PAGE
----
In 2007 Kuwait's population of 3.5 million contained two million non-nationals. This growth in immigration has contributed to the city's traffic problems.
The 171km Kuwait Metro Rail line will run across the city and is part of the $25bn GCC railway project, which begins at Kuwait and ends at Muscat.
The Kuwait Metro Rail Project will help ease Kuwait City's traffic congestion problems.

The Kuwait Metro Rail is a 160km-long inner-city transport running across the city. It is the first metro rail project and the second private-public partnership project launched by the Government of Kuwait since 2009.

Estimated to cost $7bn, the government will own 10% of the project and raise 50% of the funds through an initial public offer. The remaining 40% will be held by the private developer.

The project aims to ease the increasing traffic congestion on the city roads in addition to improving the quality of life by resolving daily commuting problems. The project is part of the $25bn GCC railway project, which begins at Kuwait and runs to Muscat via Saudi Arabia, Bahrain, Qatar and Saudi Arabia.

The Public Authority for Roads a Transport (PART) of Kuwait disclosed the five-phased construction plan for the metro project in January 2020. The metro is expected to be serviced by 68 stations after its completion.

Kuwait Metro Rail project

The project is being undertaken under the co-direction and supervision of Ministry of Communications and the Spanish training company Ingenieria & Consultoria de Transporte (INECO), which provided a master plan for the system.

Project feasibility studies were carried out by a consortium of Al Dashti, INECO and the local Kuwait United Development group in 2006, which were completed in May 2010. The feasibility study for roadway design and transportation network was completed by a US consultant, Parsons Brinckerhoff.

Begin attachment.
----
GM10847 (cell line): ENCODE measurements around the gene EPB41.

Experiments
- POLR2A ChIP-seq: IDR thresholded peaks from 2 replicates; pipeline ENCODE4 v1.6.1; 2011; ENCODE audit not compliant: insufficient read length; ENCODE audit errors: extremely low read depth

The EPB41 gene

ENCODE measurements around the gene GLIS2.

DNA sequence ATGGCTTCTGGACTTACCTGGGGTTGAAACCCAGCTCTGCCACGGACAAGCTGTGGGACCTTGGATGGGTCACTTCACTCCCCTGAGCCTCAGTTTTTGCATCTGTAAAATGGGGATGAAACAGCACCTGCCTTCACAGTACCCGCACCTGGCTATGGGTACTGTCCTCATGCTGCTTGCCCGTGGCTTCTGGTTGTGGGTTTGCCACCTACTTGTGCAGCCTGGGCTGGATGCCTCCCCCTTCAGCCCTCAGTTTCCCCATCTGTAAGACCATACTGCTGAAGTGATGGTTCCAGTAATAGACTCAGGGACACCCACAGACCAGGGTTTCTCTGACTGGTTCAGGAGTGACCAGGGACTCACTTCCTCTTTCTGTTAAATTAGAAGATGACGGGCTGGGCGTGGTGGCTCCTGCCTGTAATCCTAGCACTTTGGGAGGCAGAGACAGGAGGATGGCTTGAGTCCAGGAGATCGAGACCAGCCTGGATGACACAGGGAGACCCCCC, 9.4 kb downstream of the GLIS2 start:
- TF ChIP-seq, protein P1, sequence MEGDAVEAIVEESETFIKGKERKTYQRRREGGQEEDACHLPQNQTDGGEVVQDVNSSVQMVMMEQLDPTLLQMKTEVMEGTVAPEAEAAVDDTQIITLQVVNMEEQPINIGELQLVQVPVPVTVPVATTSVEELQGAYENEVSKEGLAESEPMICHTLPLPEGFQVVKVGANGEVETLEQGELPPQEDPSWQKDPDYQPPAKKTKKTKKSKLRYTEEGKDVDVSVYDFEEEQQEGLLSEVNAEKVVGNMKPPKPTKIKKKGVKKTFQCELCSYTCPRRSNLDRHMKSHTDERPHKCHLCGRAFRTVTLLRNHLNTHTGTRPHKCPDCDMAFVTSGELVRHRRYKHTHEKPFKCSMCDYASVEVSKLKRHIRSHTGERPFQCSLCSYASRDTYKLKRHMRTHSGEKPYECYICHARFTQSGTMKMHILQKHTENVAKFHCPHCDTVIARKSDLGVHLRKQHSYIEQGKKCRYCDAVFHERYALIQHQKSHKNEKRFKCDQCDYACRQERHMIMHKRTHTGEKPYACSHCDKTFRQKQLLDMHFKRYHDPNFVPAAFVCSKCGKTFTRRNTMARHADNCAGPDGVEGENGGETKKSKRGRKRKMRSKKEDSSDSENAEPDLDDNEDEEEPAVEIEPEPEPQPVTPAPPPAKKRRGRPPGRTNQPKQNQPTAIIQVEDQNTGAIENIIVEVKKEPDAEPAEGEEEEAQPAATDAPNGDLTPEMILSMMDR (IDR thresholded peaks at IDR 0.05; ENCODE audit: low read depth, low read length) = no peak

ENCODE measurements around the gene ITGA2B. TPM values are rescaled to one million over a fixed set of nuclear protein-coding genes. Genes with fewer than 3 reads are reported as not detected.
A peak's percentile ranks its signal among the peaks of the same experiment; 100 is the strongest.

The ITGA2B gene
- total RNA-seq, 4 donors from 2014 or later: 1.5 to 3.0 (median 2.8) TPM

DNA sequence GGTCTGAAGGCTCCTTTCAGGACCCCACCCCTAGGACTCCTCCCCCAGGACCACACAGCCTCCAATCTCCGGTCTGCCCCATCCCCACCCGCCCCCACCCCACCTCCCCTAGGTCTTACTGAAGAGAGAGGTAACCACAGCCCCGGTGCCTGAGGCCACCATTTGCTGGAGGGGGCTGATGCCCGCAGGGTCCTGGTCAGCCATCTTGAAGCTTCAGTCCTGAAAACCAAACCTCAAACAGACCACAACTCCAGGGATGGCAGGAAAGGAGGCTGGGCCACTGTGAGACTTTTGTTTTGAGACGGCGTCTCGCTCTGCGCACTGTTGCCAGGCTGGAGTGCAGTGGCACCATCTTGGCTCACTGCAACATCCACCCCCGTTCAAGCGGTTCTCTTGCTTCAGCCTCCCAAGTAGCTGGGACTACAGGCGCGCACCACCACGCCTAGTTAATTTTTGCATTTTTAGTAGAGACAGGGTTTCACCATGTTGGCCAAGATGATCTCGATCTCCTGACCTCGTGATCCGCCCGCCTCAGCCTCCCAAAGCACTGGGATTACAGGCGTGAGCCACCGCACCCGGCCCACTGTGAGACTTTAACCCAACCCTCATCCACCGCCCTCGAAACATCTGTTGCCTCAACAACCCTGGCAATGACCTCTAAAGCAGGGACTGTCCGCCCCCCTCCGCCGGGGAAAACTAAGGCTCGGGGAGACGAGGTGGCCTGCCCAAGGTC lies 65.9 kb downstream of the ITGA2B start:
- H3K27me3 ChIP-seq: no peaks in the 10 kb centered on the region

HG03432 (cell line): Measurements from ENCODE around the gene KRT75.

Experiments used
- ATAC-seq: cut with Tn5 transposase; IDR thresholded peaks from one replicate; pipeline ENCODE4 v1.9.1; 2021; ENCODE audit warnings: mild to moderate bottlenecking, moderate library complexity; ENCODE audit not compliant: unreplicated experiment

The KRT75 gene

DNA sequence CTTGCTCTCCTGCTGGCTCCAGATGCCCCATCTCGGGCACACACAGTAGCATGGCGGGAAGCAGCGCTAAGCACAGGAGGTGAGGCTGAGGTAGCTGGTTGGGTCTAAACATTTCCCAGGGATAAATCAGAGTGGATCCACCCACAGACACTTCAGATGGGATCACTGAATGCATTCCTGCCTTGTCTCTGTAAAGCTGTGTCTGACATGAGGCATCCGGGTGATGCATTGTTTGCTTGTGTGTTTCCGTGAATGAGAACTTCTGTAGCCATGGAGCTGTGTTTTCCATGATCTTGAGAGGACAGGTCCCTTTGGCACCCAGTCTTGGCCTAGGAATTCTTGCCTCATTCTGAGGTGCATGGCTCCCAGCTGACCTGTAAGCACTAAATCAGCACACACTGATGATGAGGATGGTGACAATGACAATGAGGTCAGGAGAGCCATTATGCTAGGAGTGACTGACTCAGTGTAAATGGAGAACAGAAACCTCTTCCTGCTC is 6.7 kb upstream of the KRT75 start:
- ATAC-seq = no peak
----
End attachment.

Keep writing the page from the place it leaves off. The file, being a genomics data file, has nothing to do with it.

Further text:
The project was expected to enter the execution stage by the end of 2010, while the project completion was expected by 2016, but this was delayed due to technical and other reasons.

The project will have four lines, each of which will be tendered as a separate project.

Lines and routes

Line 1 is 23.7km long and will connect Kuwait’s southern metropolitan area with the centre of the city and the main university. The line will have 19 stations.

Line 2 will be 21km long, connecting the main business district with the residential areas of Salmiya and Hawally. The line will have 27 stations.

Line 3 will have 15 stations and will be 24km long.

Line 4 will be 22.7km long and will connect city centre with Kuwait International Airport. It will have 15 stations, serving residential areas and the Shuwaikh Industrial Zone.

Traffic management system in Kuwait

The Kuwait metro rail project has come in the wake of traffic congestion problems in the country. Though Kuwait has a well-maintained, modern and extensive road network, it lacks a railway system. There has been an increase in the number of vehicles on road due to cheap petrol prices.

Adding to its woes is the growing number of expatriates in the country. According to 2007 estimates, Kuwait had a population of around 3.5 million, of which two million were non-nationals.

Speeding, lax enforcement of traffic regulations and high density traffic have led to frequent and often fatal accidents on Kuwait’s roads. Kuwait has the highest per capita rates of cell phone ownership in the world and using them while driving continues to remain legal. Use of cell phones while driving has further increased the number of accidents.

These reasons have forced the government to introduce a metro rail system in the state.


Kuwait Metro Rail project has been initiated to reduce the traffic problems. The intention is to extend Line 1 by 57.3km and Line 2 by 16.4km in future.